You have to remember the climate in June and what Trump was saying. Tim Cook did that at the election of Trump, so he could walk in and tell Trump the estimated costs. He wanted numbers to help illustrate to Trump what he was playing with and saying when he was on his "Anti-Apple, companies need to bring jobs back, I will punish them for being multinationals" tirade.

The whole supply chain is cheap metals from Africa/Asia, manufacturing in China, and sales to US/Japan/Europe and China. There is no magic that brings back manufacturing of these products to the US. Sure, in limited capacities, yes. The volumes the iPhone and iPad are at? Hell no! It's why some of the MacPro is US made, and virtually nothing else. The US doesn't have the economy of scale and has huge rigorous oversight with regards to environmental impacts in production.

Throw up some huge trade barriers (tariffs) or war ... and yeah, that will bring some manufacturing back. Pure cost incentive reasons to do it? Unlikely. It has to be very industry and product specific.

6   TwoScoopsOfWompWomp   ignore (2)   2017 Jun 13, 4:20pm   ↑ like (0)   ↓ dislike (0)   quote        

Us is YUGELY competitive in $/KwH vs. China.

Rew says

Throw up some huge trade barriers (tariffs) or war ... and yeah, that will bring some manufacturing back. Pure cost incentive reasons to do it? Unlikely. It has to be very industry and product specific.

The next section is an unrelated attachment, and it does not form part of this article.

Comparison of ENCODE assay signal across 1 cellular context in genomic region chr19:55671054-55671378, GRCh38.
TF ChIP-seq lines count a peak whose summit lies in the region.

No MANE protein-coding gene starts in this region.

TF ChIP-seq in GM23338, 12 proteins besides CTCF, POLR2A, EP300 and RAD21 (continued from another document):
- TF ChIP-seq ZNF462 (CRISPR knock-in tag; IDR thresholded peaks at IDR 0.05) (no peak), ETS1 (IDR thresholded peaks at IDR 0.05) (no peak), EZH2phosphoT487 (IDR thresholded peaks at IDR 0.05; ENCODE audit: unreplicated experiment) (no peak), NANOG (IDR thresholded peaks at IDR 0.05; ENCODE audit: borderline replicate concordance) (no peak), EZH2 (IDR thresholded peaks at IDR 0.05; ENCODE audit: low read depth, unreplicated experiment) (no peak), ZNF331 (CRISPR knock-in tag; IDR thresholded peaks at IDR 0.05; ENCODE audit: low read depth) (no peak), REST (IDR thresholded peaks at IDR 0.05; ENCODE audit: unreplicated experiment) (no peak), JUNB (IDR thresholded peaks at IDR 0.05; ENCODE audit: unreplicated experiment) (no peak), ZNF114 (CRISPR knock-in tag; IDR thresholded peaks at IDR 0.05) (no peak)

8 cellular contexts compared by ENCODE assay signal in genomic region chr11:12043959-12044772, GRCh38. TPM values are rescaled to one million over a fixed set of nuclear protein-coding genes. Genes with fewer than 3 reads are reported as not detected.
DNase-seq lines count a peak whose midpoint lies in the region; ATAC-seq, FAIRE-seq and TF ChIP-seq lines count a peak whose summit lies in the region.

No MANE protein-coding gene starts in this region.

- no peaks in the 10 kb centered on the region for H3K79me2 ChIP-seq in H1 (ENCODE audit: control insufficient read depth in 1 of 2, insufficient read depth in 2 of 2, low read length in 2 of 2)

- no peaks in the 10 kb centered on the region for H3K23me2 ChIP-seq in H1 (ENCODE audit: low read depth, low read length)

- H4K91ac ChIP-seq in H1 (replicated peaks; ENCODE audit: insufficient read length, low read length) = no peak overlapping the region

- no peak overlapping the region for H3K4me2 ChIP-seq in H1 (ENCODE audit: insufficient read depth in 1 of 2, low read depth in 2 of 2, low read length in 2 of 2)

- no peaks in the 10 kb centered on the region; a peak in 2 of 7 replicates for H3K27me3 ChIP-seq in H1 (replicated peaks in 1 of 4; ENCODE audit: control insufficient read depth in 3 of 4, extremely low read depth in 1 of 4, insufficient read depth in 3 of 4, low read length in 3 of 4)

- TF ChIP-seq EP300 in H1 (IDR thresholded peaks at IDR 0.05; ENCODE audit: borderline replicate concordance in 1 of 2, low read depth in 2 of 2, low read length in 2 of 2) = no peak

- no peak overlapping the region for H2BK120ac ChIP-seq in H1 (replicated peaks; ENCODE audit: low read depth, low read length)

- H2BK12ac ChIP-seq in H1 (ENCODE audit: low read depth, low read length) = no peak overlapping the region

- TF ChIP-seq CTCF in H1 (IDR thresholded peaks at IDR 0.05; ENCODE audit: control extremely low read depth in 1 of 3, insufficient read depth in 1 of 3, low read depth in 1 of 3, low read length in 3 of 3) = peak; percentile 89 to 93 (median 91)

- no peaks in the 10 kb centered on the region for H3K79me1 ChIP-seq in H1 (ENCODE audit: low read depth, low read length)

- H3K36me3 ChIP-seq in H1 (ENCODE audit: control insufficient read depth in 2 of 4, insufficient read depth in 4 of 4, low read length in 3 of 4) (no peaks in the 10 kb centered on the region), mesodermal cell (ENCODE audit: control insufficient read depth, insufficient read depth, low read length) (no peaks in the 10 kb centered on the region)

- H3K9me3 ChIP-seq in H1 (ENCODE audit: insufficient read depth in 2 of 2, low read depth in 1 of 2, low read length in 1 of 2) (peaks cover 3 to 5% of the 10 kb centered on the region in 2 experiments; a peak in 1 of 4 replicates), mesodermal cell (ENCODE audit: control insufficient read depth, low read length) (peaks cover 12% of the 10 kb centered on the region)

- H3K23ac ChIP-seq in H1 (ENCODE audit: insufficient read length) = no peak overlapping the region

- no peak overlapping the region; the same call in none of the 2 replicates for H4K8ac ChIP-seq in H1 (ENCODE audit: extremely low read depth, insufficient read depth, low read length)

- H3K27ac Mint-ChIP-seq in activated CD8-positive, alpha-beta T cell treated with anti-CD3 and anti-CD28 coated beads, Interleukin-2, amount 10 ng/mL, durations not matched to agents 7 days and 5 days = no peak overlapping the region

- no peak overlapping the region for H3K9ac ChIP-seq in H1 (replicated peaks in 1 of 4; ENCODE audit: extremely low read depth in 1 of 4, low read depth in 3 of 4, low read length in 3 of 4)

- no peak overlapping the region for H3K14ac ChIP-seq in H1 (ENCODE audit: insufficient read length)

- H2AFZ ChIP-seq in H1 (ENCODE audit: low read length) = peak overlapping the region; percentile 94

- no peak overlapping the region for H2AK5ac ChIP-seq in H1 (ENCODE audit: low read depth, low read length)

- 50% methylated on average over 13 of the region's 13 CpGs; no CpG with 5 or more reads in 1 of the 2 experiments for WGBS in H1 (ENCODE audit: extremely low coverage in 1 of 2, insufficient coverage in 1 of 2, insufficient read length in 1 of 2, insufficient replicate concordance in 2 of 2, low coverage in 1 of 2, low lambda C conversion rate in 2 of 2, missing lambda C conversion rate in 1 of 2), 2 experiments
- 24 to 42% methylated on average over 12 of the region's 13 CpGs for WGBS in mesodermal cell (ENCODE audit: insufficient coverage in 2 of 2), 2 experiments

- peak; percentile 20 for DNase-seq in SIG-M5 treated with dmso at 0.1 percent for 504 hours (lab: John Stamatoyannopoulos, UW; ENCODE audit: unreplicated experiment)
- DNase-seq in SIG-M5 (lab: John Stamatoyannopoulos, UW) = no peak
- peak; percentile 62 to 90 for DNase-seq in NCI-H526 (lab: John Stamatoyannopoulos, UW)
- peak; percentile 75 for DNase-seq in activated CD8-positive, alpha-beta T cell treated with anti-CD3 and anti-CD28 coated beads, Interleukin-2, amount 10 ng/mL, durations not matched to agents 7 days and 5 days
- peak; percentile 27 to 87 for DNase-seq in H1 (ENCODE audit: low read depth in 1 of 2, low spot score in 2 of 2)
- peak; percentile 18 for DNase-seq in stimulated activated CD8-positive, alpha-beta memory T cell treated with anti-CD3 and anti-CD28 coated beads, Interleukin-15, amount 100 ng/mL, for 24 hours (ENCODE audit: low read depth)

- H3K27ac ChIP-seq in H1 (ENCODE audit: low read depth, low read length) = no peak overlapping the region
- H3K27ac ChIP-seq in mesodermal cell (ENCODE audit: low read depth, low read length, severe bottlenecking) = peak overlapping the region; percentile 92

In the 19th Century, we had an all-American high tariff. Latin America had few, because rich landowners only wanted to export to Europe, to buy from Europe. The difference is painfully palpable.

Low Tariffs are un-American.

7   Rew   ignore (0)   2017 Jun 13, 4:25pm   ↑ like (1)   ↓ dislike (0)   quote        

TwoScoopsMcGee says

Us is YUGELY competitive in $/KwH vs. China.

But capital investment in manufacturing and dollars for labor overwhelm that advantage.

TwoScoopsMcGee says

In the 19th Century, we had an all-American high tariff. Latin America had none. The difference is painfully palpable.

1800s America is a whole different economic reality. Not comparable to today. Bogus argument/comparison.

8   Quigley   ignore (0)   2017 Jun 13, 8:43pm   ↑ like (0)   ↓ dislike (0)   quote        

Especially mattresses. Shipping on those from China is more than manufacture costs to make them in San Bernadino county!





The Housing Trap
You're being set up to spend your life paying off a debt you don't need to take on, for a house that costs far more than it should. The conspirators are all around you, smiling to lure you in, carefully choosing their words and watching your reactions as they push your buttons, anxiously waiting for the moment when you sign the papers that will trap you and guarantee their payoff. Don't be just another victim of the housing market. Use this book to defend your freedom and defeat their schemes. You can win the game, but first you have to learn how to play it.
115 pages, $12.50

Kindle version available


about   best comments   contact   one year ago   suggestions